I am 31 years of age, unmarried and still continuing my studies in an average Indian family. It is generally expected that by this age I should have been ideally married and had children. Fortunately, I am part of a family which has not discriminated or differentiated between a son and daughter. I have always enjoyed equal liberty.
I have friends who are under huge pressure to get married. Sometimes I fear – is it wrong for me to expect the same atmosphere after marriage? Let me share my daily routine – I research for my PhD at home, cook meals in bits and enjoy my life. I don’t have the pressure of being the perfect daughter who is supposed to greet the guests or ignore her own studies/deadlines and personal life (with friends) for the sake of any family occasion.
Why can’t be life be simple – where each person can enjoy personal space and freedom, irrespective of their gender? I am in love with research and writing. A friend of mine told me that writing is the bread and butter of a PhD Scholar. I liked her description. I spend most of my time thinking about my next research article and sometimes taking inputs from friends on it. I am not someone who enjoys family gatherings quite often.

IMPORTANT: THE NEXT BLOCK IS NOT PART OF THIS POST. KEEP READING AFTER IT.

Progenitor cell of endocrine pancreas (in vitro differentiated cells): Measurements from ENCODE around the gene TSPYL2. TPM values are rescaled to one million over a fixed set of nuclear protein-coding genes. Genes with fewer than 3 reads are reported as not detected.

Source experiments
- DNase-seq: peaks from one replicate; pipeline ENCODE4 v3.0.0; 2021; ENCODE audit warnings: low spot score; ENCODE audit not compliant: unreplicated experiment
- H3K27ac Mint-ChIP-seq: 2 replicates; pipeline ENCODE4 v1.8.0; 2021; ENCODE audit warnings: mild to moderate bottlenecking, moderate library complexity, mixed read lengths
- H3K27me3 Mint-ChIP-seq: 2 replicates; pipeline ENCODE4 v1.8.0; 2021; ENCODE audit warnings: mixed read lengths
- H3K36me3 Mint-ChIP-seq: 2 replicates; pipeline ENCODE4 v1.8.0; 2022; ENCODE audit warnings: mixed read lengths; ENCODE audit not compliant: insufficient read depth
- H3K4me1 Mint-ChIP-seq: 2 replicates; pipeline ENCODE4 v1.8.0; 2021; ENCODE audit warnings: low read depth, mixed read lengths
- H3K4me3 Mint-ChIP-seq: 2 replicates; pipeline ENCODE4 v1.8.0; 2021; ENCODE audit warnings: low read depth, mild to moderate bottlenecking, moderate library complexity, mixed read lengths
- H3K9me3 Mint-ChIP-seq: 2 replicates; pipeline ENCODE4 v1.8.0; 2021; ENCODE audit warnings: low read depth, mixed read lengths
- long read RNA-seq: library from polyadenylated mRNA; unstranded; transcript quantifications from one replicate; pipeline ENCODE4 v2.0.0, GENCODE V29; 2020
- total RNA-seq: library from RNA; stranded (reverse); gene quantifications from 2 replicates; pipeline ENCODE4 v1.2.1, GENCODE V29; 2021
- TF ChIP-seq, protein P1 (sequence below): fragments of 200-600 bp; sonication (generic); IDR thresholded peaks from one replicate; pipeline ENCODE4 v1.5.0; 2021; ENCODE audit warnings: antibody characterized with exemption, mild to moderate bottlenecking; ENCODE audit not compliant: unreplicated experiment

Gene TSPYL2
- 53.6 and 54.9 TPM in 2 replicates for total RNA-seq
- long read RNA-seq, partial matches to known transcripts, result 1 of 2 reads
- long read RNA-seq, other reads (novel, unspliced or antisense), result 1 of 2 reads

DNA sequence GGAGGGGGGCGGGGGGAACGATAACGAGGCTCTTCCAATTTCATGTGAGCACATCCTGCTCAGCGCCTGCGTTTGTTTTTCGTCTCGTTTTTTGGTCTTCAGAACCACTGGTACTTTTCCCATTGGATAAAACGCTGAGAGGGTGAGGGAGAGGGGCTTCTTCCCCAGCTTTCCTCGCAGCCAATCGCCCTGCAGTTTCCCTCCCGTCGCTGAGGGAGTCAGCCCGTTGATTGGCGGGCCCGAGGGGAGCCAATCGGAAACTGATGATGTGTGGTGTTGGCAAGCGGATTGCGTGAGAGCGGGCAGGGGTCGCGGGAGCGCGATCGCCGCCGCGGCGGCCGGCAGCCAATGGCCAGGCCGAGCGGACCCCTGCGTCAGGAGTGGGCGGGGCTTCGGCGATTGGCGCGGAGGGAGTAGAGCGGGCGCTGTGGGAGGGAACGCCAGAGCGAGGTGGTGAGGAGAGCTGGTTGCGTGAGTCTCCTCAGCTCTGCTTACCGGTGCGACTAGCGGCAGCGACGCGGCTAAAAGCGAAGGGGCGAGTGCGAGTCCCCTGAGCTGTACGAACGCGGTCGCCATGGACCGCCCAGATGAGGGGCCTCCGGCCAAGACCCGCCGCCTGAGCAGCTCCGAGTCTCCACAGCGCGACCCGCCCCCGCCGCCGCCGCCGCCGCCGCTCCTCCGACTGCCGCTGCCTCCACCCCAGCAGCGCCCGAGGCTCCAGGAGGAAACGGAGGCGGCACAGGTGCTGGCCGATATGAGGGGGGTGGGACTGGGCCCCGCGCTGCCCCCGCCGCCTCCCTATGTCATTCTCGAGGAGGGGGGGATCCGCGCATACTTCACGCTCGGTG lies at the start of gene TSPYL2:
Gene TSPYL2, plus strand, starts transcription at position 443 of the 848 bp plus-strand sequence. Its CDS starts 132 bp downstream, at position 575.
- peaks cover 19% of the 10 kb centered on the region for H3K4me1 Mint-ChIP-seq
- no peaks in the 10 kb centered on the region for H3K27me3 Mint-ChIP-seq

Life has given me an abundance of happiness in various forms – friends, well-wishers, mentors etc. Whats the point in entering a union when a person is not fully ready? Some of my friends who got married a few years back, sometimes crib about their lives. I tell my family and dear ones that God has planned marriage for me when I will be ready for it. One part of my bed is occupied by a couple of books and my soft toys. Right now, even my bed does not have space for my partner.
I cherish the fact that I was born and brought up in a family that thinks much ahead of times, in spite of being from a small town. I am thankful to my family that if my duty is to make sabzi and daal, it means only cooking not the cleaning of dishes. If my duty is washing and ironing clothes, it does not include managing the dried clothes. Our family has a strict division of labour – irrespective of gender. I am proud to share the household chores with my father and brother. I feel empowered and blessed to be raised as an independent woman who has the right to choose her hairstyle, her clothes, and her life-partner.
I can vouch that if a family lives in a small town it does not mean that it cannot be modern and liberal. Cheers to such parents and families.